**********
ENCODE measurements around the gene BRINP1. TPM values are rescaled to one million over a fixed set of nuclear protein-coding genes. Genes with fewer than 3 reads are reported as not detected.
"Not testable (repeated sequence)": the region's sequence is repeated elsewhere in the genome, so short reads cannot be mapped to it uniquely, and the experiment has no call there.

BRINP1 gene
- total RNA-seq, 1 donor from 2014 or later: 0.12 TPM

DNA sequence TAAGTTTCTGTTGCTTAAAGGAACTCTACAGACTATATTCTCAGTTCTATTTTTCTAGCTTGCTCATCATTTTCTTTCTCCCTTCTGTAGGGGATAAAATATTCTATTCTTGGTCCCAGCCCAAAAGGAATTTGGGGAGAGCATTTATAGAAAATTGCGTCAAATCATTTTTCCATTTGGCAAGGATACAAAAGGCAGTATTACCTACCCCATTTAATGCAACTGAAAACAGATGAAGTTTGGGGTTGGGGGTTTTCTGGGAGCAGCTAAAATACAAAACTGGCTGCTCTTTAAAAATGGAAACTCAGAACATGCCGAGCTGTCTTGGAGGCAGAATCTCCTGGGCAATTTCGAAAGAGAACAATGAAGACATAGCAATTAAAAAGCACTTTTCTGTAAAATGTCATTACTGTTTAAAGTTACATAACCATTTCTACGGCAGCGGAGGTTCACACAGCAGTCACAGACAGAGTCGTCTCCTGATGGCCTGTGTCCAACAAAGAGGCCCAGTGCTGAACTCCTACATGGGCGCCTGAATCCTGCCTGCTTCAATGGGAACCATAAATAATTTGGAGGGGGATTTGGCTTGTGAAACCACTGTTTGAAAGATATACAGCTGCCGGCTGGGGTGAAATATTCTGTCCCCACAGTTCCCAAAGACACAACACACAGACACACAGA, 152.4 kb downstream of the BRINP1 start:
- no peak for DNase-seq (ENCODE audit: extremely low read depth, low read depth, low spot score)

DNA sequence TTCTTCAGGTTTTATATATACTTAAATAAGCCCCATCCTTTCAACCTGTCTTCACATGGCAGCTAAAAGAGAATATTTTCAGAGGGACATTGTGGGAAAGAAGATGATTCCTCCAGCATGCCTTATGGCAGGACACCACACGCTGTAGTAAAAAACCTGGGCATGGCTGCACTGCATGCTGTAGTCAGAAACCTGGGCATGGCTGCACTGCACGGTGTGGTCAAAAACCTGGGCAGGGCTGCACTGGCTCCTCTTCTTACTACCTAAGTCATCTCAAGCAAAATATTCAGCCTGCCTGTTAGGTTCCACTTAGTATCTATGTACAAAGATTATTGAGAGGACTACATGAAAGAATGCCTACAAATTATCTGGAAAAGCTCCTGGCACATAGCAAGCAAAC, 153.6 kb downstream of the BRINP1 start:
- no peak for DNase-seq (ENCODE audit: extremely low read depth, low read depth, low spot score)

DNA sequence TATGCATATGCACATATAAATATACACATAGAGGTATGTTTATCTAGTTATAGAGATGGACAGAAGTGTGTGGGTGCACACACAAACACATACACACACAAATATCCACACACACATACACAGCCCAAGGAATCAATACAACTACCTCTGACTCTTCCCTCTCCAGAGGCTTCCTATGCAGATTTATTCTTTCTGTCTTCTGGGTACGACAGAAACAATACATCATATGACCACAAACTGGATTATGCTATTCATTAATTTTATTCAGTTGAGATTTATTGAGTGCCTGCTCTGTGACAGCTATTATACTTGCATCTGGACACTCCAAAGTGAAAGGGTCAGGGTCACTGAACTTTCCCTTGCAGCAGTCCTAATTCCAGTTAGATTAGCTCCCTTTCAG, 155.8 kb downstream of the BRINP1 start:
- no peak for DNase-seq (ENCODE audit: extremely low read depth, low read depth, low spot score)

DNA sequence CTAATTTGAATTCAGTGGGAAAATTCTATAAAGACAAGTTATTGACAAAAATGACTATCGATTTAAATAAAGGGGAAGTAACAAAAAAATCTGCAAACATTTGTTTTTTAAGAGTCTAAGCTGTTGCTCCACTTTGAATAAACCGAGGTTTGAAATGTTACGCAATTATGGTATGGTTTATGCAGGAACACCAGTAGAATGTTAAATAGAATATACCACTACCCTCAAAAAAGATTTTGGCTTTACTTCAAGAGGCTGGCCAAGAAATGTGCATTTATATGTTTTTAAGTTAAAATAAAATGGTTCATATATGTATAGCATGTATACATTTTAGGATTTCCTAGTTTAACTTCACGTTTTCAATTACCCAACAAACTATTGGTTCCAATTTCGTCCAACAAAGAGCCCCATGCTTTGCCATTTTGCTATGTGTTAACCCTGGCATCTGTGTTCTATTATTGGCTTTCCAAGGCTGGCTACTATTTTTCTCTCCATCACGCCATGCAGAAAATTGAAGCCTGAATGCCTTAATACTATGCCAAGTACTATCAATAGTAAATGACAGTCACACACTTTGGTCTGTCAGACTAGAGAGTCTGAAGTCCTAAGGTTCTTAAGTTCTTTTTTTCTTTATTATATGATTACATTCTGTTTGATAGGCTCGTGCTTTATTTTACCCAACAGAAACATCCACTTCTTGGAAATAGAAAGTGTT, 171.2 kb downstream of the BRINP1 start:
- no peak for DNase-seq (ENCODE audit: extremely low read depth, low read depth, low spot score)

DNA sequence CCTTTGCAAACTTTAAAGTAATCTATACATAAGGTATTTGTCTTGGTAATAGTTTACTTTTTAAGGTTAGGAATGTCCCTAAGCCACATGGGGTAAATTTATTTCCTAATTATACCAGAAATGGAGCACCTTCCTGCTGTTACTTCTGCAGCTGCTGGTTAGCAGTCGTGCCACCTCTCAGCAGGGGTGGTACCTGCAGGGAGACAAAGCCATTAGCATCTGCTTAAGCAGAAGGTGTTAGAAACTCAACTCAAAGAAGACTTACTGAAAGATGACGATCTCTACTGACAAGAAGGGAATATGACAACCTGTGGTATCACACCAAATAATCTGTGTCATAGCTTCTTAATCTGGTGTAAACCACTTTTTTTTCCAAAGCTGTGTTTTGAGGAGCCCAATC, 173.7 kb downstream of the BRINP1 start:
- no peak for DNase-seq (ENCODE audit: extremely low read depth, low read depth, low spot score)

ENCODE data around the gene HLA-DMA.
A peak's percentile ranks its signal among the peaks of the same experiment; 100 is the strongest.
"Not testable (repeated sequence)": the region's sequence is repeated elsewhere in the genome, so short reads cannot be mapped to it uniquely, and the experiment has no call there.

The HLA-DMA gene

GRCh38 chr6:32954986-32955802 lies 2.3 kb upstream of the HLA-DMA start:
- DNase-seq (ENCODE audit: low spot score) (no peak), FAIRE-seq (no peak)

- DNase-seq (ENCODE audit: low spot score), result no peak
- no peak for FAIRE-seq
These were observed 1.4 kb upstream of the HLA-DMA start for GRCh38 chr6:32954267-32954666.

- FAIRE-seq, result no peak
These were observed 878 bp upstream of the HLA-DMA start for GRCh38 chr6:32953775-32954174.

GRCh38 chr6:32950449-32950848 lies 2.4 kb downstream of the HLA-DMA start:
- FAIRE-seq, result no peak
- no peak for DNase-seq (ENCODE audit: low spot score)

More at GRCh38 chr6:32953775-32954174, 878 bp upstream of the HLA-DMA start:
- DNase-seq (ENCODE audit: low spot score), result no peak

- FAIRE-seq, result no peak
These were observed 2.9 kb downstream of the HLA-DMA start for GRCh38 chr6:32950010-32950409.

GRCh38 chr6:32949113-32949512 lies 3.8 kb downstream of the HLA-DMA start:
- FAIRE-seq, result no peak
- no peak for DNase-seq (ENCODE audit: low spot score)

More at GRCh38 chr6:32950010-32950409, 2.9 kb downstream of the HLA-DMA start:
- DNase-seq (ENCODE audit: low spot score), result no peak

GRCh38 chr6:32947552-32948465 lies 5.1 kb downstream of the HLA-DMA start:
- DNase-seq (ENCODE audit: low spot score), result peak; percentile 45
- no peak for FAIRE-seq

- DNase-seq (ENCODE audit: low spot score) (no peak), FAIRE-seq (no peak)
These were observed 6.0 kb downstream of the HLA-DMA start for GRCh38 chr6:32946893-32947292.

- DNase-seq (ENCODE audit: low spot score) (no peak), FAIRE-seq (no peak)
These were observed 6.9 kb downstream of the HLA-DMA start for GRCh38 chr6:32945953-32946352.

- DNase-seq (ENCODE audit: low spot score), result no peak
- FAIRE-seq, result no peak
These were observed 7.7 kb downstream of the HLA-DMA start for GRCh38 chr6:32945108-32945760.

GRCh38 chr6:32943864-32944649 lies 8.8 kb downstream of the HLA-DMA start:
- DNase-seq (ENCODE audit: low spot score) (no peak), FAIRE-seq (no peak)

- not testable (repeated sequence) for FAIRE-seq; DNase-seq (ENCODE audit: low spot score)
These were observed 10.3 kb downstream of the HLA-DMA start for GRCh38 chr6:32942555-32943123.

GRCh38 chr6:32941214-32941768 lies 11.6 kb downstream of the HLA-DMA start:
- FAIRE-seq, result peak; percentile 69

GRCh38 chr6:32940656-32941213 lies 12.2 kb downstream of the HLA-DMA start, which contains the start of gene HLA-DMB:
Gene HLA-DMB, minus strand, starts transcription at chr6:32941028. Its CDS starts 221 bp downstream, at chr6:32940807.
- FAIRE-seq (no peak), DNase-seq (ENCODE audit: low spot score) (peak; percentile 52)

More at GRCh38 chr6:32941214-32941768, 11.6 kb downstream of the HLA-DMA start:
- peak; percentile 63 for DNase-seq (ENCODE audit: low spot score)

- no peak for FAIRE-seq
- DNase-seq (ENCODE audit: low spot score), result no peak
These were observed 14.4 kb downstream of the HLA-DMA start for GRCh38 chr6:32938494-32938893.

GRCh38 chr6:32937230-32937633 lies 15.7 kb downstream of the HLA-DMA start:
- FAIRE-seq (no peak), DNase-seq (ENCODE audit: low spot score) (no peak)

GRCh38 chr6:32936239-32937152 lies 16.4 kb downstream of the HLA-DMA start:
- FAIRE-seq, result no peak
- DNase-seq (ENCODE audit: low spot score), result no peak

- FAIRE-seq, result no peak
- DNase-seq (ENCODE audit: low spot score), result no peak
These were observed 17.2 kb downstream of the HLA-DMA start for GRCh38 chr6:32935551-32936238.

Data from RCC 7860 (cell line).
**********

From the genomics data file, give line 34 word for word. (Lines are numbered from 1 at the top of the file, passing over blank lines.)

- FAIRE-seq, result no peak